Assignments & Projects
Please carefully read the Academic Integrity before you start working on the homework assignments.
In short, you can get help from the instructors, TAs, textbooks (or relevant books), the Internet, or discussions with your classmates, but you must cite them fully and completely (i.e., provide citations to the book or website link, acknowledge the other students that had discussions with you). Again, you are NOT allowed to:
- copy anything from the book or the Internet,
- read or look at anyone else’s solutions (write-up or code),
- share your solutions (write-up or code) with any other students, during or after the completion of the course.
When you write down your solution, it MUST be close-book. This is to make sure you truly understand and can recreate the solutions.
📃 Course Policy Test
We have a course policy test about academic integrity and course policy. It takes 1/100 point in your overall grade. This test is due on 01/12.
📃 Entrance Exam
There is an entrance exam for this course. There are 4 programming problems, covering several important algorithms you should have learned in prerequisite courses (simple programming, simple sorting, graph algorithms, and some algorithm design ideas). You need to finish them in the first week. They will take 9/100 points in your overall grade. The four problems will be 11 points in total, and the full mark is 9 points. If you get more than 9 points, they will count as bonus points. Ideally you should pass all the 4 problems. ⚠ We would not recommend anyone getting <= 6 points to take the course.
If you cannot finish them in the first week, then CS 142 can be very challenging for you. You should consider taking prerequi courses for algorithms and programming, including CS 10A/B/C, 11, 111 and 141.
All problems will be given on codeforces (including the entrance exam), so we do not post the problems here.
We will use CodeForces to submit and test codes. You also need to submit a short report to describe your algorithm and specify your submission id. Here is a guideline about using CodeForces. Here is a beginner’s cheatsheet for learning programming.
We run automatic code comparison programs on student solutions. These programs are very good at detecting similarity between code, even code that has been purposefully obfuscated. Such programs can compare a submitted assignment against all other submitted assignments, against all known previous solutions of a problem, etc. The signal-to-noise ratio of such comparisons is usually very distinctive, making it very clear what code is a student’s original creative work and what code is merely transcribed from some other source. Cheating is simply not worth the risk.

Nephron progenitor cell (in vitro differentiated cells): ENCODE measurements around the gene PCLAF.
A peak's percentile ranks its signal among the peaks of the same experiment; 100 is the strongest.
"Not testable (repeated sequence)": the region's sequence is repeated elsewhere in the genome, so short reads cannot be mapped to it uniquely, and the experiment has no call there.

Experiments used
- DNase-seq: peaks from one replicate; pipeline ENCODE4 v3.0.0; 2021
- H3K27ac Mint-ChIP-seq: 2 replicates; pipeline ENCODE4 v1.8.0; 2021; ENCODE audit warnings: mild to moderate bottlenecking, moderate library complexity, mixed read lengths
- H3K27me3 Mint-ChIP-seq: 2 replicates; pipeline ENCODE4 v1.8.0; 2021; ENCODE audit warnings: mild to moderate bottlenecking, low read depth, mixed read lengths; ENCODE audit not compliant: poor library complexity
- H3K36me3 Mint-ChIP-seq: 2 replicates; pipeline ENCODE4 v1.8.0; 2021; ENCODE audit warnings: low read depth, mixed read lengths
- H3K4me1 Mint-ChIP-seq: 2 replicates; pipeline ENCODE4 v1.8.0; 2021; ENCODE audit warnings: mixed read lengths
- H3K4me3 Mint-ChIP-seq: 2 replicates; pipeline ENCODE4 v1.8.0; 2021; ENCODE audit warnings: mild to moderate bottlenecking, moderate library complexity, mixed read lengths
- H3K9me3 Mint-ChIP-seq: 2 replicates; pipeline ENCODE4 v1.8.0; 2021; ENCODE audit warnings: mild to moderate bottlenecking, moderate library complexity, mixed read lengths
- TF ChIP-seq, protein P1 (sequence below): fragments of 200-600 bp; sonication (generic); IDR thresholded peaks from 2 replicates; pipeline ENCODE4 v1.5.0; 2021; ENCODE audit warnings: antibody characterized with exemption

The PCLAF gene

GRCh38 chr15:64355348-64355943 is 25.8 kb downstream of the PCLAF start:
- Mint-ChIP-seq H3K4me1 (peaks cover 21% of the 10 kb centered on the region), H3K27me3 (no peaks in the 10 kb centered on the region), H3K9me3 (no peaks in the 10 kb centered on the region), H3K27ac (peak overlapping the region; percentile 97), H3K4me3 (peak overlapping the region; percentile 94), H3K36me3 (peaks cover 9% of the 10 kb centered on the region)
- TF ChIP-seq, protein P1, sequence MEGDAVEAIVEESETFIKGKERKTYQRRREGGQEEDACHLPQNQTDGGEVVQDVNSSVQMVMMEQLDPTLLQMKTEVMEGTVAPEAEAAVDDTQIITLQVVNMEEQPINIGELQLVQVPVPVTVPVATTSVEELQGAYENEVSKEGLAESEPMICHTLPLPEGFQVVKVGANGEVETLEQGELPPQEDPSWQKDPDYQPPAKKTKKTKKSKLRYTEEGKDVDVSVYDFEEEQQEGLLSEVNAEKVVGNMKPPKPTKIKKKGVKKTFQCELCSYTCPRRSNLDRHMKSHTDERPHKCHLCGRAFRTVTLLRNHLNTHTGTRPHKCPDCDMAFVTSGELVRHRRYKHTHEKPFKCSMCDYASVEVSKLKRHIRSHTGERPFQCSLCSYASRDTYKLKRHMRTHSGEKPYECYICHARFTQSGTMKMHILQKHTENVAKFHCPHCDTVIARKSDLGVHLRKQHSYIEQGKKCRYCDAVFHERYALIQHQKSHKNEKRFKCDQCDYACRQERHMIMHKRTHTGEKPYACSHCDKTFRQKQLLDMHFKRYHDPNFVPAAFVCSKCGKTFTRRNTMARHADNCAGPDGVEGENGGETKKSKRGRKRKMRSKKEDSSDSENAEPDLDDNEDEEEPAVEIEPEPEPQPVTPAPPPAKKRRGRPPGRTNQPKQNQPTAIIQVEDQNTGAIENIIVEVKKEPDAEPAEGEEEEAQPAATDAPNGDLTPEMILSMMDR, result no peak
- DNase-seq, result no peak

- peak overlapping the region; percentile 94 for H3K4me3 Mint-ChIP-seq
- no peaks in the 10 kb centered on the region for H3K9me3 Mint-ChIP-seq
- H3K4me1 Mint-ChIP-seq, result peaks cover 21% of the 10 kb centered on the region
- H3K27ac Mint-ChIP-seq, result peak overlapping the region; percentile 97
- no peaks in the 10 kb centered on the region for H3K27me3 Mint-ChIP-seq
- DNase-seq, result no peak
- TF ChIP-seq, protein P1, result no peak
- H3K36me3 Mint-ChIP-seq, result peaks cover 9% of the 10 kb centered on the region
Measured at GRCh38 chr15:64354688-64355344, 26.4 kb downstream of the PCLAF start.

You need to submit a brief report on how you solved these problems, including:
- Your name, SID and/or NETID, and your codeforces ID;
- Submission ID (there is a unique id for each submission);
- Describe the algorithm you designed;
- Show cost analysis if necessary.
You will not get the point if you don’t provide the report to explain how your algorithm works.
Each programming assignment takes 10/100 points in your overall grade. In each assignment, there are six problems. The first three problems are basic problems, and are easier. Each of them is worth for 3 points.
The last three problems are challenge problems and are haeder. Each of them is 1 point.
You can get 12 points at maximum for each assignment. If you get more than 10 points in one assignment, they will be counted as bonus bonus. Note that you need to finish at least 1 challenge problem to get full points.
For challenge programming assignments, you can work on them after the deadline - as long as you finish them before the end of the class, you can still get half of the credits.
Performance-Engineering Assignments are mini projects that requires programming. Generally, your goal is to write parallel code to engineer a specific problem. You will test and run your code on a server at UCR, and the detailed instruction will be given in the assignment problem description.
Each performance-engineering assignment contributes 15/100 to your overall grade. Similar to the problem-solving training, you can get more than 15 points if you get the bonus points.
There are two written assignmetns. Each takes 5/100 points in your overall grade. The written part is similar to other algorithm courses you have taken, and you must use LaTeX to prepare your solution. Here you can find sample code for writing solutions using LaTeX.
In grading, we will reward not only correctness but also clarity and simplicity. To avoid losing points for hard-to-understand solutions, you should make sure your solutions are either self-explanatory or contains good explanations. Please understand that grading your assignments is a lot of work for your TAs and readers, especially determining the correctness and cost bounds for your algorithms. We reserve the right to manually deduct points for solutions that are conceptually correct but does not show a sincere attempt to explain the ideas clearly.
At the end of the class, you can choose to give a presentation in class to get bonus points. We encourage you to present one of your favorite bonus questions and your solution to the class. For bonus question presentation, you have to pass all the test cases before the presentation.